Islandora is an open-source software framework designed to help institutions and organizations and their audiences collaboratively manage, and discover digital assets using a best-practices framework.  Islandora was originally developed by the University of Prince Edward Island's Robertson Library, but is now implemented and contributed to by an ever-growing international community.

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kstapelfeldt's picture
kstapelfeldt

Community Contributors We Know & Love: The Nick Ruest Edition

4 years 8 months

If you're landing on this post, then you probably already know the strengths and challenges of an open-source approach to software development. With Islandora, we strive to maximize the strengths, and meet the challenges. But, let's face it - any open-source project can only ever be as good as its contributors.

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manez's picture
manez

Islandora at APLA

4 years 8 months

Hey APLA bound Islandora users! You may want to check out the following Islandora-ish sessions at next week's conference:

Legislative documents, institutional repositories, and goat anatomy. What more could you ask for?

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kstapelfeldt's picture
kstapelfeldt

Security in Islandora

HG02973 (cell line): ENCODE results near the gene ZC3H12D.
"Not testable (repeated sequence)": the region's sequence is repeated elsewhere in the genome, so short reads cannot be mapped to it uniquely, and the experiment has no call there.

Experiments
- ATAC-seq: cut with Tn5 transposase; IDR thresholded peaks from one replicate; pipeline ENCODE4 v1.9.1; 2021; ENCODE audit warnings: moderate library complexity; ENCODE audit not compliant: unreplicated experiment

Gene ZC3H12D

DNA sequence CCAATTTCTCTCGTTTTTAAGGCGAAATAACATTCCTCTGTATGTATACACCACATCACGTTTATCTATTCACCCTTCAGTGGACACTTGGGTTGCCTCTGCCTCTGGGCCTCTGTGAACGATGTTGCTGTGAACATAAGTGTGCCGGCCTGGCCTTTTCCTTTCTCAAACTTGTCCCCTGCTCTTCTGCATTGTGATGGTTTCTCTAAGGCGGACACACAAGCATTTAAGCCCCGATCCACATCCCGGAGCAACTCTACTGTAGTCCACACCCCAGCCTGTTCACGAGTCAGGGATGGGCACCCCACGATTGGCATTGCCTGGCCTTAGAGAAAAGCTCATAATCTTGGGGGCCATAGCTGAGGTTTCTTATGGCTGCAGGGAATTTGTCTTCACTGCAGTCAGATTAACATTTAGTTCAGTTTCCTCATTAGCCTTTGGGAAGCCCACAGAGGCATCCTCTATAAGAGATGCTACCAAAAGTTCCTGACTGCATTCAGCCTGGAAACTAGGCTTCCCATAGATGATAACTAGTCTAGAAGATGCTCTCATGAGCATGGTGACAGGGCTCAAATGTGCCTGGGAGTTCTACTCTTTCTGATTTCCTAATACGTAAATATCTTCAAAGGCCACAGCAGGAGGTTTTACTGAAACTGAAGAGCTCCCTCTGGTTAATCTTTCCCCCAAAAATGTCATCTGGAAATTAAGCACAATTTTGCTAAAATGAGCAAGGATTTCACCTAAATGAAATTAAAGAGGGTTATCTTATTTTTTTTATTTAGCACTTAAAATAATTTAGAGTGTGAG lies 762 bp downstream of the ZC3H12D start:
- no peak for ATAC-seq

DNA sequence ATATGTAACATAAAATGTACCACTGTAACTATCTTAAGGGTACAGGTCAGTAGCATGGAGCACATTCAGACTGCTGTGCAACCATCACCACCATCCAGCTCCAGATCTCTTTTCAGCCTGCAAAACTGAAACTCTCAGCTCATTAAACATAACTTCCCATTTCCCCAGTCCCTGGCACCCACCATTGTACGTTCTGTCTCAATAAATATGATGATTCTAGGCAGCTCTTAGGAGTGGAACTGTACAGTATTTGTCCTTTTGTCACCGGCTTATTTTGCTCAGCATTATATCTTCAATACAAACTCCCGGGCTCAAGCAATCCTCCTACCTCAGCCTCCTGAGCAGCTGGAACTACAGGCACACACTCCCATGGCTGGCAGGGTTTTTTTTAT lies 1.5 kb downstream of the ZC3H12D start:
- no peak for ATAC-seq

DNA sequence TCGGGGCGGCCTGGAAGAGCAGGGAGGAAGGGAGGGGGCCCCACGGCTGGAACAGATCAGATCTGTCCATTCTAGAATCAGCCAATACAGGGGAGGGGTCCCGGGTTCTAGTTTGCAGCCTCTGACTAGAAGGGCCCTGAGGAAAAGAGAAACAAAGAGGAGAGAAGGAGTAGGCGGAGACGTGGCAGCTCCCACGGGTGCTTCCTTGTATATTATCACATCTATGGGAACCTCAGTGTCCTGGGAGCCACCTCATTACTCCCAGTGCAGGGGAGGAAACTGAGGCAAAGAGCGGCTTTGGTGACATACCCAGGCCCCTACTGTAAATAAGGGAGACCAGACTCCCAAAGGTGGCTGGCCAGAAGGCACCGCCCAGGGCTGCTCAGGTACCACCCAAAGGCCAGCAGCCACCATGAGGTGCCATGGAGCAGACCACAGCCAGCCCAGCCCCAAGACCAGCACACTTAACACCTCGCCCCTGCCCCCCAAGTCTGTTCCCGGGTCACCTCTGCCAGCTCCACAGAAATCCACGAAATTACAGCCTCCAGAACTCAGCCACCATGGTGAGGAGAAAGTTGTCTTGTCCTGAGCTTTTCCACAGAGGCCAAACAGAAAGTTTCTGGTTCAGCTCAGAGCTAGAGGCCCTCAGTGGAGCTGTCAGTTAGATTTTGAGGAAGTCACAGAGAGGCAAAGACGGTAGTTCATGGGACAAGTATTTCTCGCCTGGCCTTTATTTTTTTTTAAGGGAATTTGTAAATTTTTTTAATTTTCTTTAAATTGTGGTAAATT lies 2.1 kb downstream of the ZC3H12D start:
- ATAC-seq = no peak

4 years 8 months

XACML (pronounced Zac-Mull around here)  stands for eXtensible Access Control Markup Language - it’s an access control policy language implemented in XML, part of the Fedora security framework, and lies at the heart of Islandora’s security model.

XACML documents are stored and enforced in one of two places - either at the root of the Fedora installation (called a repository-wide policy, because it will affect the whole repository) or at the object level (as a datastream). A XACML policy defines what can be created, read, updated, or deleted in any object in the Fedora repository, and by whom. As a side note, I was charmed to find out that Create Read Update and Delete functions are often referred to using the acronym CRUD. XACML policies can be written for any CRUD function, and for a role, a user, or even an IP (computer or server) address.

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